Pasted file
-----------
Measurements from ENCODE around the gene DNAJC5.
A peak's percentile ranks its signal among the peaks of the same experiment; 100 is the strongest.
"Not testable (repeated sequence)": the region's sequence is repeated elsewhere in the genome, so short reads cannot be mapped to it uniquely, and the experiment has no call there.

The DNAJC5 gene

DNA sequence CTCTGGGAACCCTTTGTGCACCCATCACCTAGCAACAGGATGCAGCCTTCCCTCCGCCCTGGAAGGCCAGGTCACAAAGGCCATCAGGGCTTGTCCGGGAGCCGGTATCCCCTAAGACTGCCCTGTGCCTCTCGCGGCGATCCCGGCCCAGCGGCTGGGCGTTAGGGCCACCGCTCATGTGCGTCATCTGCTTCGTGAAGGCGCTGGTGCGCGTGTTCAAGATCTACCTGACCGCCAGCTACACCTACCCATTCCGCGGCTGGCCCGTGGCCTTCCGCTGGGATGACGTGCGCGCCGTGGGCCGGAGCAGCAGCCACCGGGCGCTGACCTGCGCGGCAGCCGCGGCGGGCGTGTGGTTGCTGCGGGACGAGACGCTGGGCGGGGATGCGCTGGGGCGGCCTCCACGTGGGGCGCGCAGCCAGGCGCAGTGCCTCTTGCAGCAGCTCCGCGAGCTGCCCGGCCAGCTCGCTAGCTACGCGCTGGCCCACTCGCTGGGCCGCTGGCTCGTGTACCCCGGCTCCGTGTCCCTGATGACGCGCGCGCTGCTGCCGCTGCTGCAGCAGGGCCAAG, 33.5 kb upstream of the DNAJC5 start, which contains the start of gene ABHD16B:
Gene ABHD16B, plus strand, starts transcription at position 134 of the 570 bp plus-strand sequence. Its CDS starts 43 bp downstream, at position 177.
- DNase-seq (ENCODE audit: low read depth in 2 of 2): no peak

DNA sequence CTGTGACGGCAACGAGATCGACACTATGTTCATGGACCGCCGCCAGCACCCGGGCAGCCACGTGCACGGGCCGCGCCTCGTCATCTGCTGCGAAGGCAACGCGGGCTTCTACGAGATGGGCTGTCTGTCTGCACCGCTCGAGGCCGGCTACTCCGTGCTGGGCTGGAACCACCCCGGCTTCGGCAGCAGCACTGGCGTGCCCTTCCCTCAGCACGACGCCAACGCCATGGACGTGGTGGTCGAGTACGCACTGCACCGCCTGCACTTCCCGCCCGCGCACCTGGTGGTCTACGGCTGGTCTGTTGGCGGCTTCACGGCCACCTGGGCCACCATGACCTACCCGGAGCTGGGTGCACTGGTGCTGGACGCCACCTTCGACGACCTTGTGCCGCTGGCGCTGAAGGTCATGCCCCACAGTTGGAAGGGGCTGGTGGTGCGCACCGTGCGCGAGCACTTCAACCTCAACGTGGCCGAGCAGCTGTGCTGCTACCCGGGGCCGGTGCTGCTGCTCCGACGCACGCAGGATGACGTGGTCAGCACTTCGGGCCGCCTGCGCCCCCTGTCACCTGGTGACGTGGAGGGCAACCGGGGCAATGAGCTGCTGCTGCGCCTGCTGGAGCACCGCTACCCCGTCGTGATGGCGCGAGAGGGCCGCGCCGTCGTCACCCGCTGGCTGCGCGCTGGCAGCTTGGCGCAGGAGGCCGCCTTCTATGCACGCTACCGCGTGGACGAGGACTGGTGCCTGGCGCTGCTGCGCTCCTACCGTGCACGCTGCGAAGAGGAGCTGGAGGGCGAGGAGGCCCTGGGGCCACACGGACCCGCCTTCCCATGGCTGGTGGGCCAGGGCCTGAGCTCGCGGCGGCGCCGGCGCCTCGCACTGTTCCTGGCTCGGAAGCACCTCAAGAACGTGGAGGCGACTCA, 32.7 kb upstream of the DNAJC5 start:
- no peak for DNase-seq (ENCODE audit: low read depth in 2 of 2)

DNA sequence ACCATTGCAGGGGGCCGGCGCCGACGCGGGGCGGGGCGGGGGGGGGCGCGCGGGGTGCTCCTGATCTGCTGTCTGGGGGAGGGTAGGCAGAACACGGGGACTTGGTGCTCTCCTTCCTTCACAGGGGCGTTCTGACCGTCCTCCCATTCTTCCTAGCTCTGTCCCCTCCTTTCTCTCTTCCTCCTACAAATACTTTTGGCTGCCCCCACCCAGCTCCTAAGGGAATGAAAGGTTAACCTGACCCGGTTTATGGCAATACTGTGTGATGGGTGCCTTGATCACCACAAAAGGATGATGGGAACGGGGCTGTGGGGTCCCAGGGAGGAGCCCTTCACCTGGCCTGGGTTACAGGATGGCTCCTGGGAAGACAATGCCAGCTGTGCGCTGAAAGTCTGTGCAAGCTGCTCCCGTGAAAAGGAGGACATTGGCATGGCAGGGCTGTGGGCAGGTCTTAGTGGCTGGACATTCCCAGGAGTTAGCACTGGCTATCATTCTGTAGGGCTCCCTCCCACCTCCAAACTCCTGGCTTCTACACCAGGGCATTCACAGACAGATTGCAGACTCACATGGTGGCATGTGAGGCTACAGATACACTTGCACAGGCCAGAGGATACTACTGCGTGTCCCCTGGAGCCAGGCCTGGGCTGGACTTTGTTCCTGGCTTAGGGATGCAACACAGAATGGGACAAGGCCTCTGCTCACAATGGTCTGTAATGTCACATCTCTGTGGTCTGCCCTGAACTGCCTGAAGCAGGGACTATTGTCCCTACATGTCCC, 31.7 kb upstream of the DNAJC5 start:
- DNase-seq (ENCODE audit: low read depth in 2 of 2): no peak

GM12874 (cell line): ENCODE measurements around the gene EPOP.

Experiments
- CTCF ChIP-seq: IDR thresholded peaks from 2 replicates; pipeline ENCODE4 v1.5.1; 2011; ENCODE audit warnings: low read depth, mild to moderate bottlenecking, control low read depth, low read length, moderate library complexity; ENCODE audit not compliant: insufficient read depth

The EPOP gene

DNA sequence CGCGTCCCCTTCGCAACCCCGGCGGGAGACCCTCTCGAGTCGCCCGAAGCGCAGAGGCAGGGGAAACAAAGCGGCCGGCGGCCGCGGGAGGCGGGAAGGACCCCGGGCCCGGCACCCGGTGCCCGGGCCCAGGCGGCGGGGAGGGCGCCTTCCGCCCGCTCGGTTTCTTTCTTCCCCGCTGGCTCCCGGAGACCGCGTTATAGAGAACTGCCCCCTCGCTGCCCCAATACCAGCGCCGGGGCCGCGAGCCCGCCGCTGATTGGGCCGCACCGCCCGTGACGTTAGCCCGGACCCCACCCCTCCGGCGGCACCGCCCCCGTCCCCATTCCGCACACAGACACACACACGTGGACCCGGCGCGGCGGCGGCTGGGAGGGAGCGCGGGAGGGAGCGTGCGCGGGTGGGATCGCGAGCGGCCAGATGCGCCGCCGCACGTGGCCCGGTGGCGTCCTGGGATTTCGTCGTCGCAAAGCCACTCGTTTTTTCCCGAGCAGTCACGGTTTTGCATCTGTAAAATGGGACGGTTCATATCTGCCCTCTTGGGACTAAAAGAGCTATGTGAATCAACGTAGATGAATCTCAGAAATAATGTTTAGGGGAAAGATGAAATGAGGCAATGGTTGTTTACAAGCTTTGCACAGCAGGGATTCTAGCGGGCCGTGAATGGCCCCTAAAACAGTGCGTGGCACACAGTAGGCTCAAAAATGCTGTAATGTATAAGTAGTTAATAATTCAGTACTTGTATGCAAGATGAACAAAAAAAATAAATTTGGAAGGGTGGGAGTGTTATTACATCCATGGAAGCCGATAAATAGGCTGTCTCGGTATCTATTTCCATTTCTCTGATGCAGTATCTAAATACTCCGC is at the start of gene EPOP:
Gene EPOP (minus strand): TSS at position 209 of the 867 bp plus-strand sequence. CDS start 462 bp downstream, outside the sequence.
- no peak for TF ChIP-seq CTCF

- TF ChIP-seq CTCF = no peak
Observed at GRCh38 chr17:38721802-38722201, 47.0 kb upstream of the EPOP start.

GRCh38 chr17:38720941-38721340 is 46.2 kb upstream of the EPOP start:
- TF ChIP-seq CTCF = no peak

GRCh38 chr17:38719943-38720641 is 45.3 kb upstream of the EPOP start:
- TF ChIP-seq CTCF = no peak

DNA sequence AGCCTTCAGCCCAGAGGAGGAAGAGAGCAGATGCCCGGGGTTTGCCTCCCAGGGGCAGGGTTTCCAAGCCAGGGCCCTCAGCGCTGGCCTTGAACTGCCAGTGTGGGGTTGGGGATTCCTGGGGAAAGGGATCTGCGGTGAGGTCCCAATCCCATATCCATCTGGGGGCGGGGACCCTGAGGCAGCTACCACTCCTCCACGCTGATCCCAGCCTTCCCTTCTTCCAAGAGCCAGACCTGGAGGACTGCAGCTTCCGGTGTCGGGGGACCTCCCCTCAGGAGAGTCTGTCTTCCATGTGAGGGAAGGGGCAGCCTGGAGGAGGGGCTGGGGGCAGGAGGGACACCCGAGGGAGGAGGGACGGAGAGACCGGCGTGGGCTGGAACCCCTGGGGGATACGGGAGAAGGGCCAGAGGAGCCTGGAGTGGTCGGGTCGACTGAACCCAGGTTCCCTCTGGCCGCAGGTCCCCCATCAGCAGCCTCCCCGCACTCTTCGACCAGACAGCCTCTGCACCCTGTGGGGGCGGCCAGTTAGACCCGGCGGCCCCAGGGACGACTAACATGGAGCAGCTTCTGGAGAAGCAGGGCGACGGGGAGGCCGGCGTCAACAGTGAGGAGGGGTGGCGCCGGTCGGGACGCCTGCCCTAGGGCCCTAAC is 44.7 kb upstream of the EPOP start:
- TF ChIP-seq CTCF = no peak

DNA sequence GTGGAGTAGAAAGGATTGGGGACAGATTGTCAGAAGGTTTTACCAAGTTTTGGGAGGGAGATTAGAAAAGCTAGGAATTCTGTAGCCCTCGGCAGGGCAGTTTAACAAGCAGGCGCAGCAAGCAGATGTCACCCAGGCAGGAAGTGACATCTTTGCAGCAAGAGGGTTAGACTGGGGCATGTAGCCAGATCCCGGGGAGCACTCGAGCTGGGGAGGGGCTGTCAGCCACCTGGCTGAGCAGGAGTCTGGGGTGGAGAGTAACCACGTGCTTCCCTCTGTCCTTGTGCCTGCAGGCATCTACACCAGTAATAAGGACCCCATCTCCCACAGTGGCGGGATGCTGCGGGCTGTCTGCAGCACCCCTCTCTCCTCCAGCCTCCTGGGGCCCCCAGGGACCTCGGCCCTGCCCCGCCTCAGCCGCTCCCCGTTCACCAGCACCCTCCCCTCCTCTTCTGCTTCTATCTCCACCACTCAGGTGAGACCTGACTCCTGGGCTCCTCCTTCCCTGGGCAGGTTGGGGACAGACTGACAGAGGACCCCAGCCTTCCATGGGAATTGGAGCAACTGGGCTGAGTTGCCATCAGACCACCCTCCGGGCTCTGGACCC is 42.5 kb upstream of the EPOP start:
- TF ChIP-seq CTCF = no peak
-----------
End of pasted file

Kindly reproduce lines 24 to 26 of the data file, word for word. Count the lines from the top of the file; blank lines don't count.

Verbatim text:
- TF ChIP-seq CTCF = no peak

DNA sequence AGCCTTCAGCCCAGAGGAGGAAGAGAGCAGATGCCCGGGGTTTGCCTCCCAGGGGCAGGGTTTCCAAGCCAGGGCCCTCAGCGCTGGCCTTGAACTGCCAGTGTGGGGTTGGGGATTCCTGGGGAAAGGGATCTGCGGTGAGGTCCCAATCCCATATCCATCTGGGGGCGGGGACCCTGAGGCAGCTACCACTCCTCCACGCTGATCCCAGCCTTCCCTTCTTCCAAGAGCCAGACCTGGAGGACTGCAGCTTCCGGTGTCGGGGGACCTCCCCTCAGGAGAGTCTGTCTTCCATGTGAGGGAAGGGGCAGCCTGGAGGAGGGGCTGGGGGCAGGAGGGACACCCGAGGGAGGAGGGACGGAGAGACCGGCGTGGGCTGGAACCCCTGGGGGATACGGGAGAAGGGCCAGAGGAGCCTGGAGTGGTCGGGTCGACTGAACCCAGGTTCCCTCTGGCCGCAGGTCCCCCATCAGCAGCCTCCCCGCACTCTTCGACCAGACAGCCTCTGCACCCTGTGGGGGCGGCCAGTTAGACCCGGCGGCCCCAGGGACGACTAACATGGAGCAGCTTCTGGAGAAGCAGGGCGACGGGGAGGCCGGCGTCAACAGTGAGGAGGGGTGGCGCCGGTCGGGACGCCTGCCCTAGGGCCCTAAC is 44.7 kb upstream of the EPOP start:
- TF ChIP-seq CTCF = no peak